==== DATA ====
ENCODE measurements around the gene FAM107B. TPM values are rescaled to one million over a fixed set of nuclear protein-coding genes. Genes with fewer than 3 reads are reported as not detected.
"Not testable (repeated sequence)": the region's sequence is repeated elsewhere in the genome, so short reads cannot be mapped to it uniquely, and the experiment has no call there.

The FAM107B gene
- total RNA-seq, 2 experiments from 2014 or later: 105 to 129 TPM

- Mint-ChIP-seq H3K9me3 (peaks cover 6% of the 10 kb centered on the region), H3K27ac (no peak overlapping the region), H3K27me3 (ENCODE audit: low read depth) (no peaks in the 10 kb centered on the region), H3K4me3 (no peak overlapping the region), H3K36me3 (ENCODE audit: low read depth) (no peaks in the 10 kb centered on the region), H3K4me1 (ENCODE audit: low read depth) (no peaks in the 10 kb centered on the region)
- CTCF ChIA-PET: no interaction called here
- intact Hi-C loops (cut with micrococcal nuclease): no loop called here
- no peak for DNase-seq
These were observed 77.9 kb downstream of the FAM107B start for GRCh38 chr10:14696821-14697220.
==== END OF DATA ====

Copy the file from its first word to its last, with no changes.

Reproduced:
ENCODE measurements around the gene FAM107B. TPM values are rescaled to one million over a fixed set of nuclear protein-coding genes. Genes with fewer than 3 reads are reported as not detected.
"Not testable (repeated sequence)": the region's sequence is repeated elsewhere in the genome, so short reads cannot be mapped to it uniquely, and the experiment has no call there.

The FAM107B gene
- total RNA-seq, 2 experiments from 2014 or later: 105 to 129 TPM

- Mint-ChIP-seq H3K9me3 (peaks cover 6% of the 10 kb centered on the region), H3K27ac (no peak overlapping the region), H3K27me3 (ENCODE audit: low read depth) (no peaks in the 10 kb centered on the region), H3K4me3 (no peak overlapping the region), H3K36me3 (ENCODE audit: low read depth) (no peaks in the 10 kb centered on the region), H3K4me1 (ENCODE audit: low read depth) (no peaks in the 10 kb centered on the region)
- CTCF ChIA-PET: no interaction called here
- intact Hi-C loops (cut with micrococcal nuclease): no loop called here
- no peak for DNase-seq
These were observed 77.9 kb downstream of the FAM107B start for GRCh38 chr10:14696821-14697220.